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Research & Development

Penn State develops spectroscopy to better identify imperfections in glass...

26 May 2021

...while Stuttgart researchers 3D-print complex micro-optics to enable improved imaging performance.

For the first time, the subsurface structural changes of silica glass due to nanoscale wear and damage has been revealed via spectroscopy, which may lead to improvements in glass products such as electronic displays and vehicle windshields, according to a team of international researchers.

“One of the main research areas in my group is glass surface science, chiefly the relationship between property, the structure of the glass, and mechanical and chemical properties, especially mechanical durability and chemical durability,” commented Seong Kim, Penn State University distinguished professor of chemical engineering and co-lead author of the study, published in Acta Materialia.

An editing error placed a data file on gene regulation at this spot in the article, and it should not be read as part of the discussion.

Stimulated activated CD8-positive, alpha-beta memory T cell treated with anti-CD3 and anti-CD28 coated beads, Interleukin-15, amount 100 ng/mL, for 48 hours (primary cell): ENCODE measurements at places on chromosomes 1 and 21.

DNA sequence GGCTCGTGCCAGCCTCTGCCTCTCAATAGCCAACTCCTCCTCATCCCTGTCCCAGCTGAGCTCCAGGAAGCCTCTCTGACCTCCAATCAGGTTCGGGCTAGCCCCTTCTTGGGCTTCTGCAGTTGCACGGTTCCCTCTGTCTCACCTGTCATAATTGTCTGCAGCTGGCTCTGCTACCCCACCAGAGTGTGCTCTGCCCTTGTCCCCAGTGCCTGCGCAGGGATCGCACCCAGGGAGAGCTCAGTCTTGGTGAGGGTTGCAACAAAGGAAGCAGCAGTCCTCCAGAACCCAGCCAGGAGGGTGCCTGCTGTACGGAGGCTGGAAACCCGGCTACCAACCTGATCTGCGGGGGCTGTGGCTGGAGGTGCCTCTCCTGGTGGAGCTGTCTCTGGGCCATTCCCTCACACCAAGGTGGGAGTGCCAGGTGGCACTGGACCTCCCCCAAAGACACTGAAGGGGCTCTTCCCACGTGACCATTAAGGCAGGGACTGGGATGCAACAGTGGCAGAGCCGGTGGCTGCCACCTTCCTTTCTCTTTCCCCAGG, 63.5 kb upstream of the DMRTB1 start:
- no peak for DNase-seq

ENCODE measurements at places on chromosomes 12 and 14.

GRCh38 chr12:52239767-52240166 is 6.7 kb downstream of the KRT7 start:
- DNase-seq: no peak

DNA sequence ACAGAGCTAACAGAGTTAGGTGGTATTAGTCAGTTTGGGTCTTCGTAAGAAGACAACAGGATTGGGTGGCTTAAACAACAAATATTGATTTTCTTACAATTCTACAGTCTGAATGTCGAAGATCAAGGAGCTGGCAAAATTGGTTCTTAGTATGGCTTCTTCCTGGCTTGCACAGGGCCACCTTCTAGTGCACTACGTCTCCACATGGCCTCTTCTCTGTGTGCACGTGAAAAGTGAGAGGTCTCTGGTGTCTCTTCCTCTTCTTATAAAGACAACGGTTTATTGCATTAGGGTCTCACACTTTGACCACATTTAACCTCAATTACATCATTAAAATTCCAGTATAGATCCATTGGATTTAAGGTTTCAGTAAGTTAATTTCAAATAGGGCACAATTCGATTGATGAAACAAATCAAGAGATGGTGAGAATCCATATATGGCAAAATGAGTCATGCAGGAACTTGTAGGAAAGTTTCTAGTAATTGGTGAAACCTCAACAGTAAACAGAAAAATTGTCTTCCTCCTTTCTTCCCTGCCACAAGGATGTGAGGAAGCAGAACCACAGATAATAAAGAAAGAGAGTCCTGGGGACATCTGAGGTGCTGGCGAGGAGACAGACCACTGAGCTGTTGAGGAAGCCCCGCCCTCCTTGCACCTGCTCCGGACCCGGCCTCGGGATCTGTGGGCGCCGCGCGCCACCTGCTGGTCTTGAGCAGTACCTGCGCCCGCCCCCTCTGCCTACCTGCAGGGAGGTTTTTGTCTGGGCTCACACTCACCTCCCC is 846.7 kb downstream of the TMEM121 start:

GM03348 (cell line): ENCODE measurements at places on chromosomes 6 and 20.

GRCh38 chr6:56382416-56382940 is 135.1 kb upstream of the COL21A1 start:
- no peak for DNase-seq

“One of the techniques that we we've been using is vibrational spectroscopy. But the challenge of the nanoscale structural analysis of a glass surface is that many of the spectroscopy techniques that people use widely do not work here,” said Kim.

Infrared spectroscopy can detect surface defects only to a degree. If the type of defect that is generated on the glass surface is smaller than 10 µm, which is below the 10 µm wavelength of infrared spectroscopy, it cannot be properly analyzed or imaged. Analysis techniques such as Raman spectroscopy used in the glass research community work better in terms of spatial resolution, but are still not sufficient for nano-scale structural analysis.